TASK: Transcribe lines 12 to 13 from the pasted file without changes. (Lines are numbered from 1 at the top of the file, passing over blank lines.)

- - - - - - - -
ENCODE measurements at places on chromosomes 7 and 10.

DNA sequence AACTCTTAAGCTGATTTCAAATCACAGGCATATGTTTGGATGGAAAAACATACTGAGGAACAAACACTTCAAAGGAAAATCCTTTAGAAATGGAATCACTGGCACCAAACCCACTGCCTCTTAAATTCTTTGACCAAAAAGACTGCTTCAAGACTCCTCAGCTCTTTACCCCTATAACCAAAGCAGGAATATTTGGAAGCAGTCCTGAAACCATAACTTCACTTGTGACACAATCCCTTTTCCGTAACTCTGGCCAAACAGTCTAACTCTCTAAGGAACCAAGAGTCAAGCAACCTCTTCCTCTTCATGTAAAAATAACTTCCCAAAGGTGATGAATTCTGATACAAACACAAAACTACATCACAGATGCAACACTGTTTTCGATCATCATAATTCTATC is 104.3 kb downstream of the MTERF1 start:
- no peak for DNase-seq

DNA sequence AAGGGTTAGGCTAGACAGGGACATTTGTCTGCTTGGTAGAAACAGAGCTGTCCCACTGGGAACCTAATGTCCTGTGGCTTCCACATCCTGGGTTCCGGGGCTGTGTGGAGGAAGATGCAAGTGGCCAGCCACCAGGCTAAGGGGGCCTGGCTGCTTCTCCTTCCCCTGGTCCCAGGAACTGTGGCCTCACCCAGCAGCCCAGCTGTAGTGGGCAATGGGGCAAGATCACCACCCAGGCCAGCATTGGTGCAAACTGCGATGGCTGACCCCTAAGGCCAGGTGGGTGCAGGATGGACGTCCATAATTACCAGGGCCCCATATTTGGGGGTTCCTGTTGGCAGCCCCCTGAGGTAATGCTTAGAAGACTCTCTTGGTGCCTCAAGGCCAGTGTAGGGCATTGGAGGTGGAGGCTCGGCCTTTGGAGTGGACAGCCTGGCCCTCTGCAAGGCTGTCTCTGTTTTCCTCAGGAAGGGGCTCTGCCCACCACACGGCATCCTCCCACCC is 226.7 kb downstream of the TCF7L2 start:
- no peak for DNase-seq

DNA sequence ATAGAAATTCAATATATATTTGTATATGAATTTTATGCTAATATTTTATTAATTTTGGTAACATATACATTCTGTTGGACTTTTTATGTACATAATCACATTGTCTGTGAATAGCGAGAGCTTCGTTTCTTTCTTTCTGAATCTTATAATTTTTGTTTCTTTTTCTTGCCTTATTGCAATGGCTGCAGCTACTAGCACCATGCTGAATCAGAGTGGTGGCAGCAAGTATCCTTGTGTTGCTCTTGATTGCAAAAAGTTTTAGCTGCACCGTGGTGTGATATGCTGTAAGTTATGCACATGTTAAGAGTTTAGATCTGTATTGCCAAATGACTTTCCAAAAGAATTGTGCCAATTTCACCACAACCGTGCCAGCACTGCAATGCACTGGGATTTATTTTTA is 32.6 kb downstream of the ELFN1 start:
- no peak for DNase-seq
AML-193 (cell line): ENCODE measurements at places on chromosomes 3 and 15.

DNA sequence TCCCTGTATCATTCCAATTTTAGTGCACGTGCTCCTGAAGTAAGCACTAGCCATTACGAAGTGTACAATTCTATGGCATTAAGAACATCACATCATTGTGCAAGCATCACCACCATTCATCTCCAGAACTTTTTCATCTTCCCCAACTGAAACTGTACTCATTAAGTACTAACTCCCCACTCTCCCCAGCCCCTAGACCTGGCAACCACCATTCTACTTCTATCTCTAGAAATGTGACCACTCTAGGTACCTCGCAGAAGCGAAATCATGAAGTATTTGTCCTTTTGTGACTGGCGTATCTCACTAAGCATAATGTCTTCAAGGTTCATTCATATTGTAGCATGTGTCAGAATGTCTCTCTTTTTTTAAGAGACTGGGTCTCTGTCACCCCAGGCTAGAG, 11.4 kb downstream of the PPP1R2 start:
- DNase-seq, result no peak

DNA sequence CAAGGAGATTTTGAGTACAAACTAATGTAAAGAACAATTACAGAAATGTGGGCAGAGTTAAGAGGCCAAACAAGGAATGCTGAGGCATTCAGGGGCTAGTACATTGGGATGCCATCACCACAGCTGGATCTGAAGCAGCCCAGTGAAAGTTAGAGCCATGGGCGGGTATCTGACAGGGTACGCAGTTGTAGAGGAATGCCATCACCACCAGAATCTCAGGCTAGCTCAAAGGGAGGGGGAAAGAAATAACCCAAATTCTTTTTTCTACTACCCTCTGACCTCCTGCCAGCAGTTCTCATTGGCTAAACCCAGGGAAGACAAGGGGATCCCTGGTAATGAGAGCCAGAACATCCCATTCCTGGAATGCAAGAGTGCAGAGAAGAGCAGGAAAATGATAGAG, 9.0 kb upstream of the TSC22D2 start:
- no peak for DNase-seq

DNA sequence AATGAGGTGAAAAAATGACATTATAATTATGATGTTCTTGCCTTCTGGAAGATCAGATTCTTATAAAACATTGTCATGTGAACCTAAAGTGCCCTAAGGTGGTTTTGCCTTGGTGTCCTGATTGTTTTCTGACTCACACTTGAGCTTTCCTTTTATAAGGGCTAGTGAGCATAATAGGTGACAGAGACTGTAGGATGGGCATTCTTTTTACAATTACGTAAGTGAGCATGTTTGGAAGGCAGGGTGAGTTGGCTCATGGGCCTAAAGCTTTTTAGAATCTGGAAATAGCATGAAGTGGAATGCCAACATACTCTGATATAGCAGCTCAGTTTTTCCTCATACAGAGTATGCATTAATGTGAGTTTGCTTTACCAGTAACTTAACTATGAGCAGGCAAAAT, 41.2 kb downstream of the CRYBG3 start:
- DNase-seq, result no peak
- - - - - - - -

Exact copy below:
- no peak for DNase-seq

DNA sequence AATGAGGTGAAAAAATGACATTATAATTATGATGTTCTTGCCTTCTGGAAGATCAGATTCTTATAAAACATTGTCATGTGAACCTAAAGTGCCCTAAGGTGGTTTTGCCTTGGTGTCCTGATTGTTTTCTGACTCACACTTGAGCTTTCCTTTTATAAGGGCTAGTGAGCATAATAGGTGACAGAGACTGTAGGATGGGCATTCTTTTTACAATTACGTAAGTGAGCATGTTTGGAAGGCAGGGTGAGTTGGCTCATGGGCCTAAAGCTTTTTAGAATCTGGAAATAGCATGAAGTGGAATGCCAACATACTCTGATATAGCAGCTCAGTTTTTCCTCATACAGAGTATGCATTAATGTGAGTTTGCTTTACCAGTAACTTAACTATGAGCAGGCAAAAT, 41.2 kb downstream of the CRYBG3 start: